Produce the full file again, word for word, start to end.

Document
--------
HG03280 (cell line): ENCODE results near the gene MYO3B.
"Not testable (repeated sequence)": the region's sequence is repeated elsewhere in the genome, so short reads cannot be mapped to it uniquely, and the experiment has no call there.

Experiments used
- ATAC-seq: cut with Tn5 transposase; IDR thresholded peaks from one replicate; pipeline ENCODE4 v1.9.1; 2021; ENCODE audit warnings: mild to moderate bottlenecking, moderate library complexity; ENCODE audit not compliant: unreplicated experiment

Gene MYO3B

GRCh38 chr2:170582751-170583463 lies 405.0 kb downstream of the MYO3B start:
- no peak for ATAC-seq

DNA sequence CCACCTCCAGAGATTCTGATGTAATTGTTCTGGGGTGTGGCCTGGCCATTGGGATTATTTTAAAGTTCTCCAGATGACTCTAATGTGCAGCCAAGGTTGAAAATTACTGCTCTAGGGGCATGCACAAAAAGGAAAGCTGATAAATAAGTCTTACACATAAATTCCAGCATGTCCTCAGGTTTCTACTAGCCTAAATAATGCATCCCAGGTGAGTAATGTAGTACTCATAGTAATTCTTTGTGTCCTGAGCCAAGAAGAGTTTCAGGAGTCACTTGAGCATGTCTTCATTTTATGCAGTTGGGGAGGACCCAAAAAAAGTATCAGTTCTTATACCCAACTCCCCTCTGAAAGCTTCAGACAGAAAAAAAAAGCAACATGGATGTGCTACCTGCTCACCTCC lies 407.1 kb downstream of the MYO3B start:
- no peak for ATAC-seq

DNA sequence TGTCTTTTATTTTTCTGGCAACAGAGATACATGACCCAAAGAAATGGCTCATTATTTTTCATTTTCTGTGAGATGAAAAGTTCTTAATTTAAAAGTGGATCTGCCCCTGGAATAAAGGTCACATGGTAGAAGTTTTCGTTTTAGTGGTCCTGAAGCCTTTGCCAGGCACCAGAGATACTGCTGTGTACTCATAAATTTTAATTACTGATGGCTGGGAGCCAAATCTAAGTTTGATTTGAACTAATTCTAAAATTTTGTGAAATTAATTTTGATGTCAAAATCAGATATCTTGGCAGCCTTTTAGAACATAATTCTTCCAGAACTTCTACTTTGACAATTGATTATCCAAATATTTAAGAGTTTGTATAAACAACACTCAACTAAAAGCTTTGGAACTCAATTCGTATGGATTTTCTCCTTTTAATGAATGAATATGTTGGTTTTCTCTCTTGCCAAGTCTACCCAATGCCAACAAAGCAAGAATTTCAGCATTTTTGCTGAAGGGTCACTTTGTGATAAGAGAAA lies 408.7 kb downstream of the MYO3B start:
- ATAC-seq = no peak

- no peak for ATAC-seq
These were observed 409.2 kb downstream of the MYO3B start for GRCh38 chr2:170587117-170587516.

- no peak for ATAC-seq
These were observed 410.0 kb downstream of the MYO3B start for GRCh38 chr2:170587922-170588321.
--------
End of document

HG03280 (cell line): ENCODE results near the gene MYO3B.
"Not testable (repeated sequence)": the region's sequence is repeated elsewhere in the genome, so short reads cannot be mapped to it uniquely, and the experiment has no call there.

Experiments used
- ATAC-seq: cut with Tn5 transposase; IDR thresholded peaks from one replicate; pipeline ENCODE4 v1.9.1; 2021; ENCODE audit warnings: mild to moderate bottlenecking, moderate library complexity; ENCODE audit not compliant: unreplicated experiment

Gene MYO3B

GRCh38 chr2:170582751-170583463 lies 405.0 kb downstream of the MYO3B start:
- no peak for ATAC-seq

DNA sequence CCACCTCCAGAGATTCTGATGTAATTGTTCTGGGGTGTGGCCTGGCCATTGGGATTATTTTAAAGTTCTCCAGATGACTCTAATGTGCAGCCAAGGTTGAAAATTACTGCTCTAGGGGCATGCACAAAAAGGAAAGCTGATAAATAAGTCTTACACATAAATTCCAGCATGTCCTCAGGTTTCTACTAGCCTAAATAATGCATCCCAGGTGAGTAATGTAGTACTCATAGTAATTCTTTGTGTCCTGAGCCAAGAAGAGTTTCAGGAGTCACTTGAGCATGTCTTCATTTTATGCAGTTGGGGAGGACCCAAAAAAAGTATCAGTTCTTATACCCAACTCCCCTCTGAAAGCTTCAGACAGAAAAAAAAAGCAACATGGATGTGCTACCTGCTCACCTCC lies 407.1 kb downstream of the MYO3B start:
- no peak for ATAC-seq

DNA sequence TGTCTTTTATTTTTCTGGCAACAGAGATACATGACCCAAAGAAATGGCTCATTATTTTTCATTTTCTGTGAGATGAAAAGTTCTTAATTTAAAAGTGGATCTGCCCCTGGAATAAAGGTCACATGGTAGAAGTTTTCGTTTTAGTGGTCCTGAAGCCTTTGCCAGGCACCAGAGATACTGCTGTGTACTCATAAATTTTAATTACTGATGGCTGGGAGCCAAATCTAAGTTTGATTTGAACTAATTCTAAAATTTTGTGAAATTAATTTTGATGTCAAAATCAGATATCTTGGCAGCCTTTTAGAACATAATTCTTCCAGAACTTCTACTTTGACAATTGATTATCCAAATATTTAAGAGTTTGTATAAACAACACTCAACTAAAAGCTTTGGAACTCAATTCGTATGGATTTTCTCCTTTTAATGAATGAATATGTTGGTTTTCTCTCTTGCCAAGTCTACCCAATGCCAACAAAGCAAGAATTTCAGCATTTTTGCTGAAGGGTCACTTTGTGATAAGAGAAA lies 408.7 kb downstream of the MYO3B start:
- ATAC-seq = no peak

- no peak for ATAC-seq
These were observed 409.2 kb downstream of the MYO3B start for GRCh38 chr2:170587117-170587516.

- no peak for ATAC-seq
These were observed 410.0 kb downstream of the MYO3B start for GRCh38 chr2:170587922-170588321.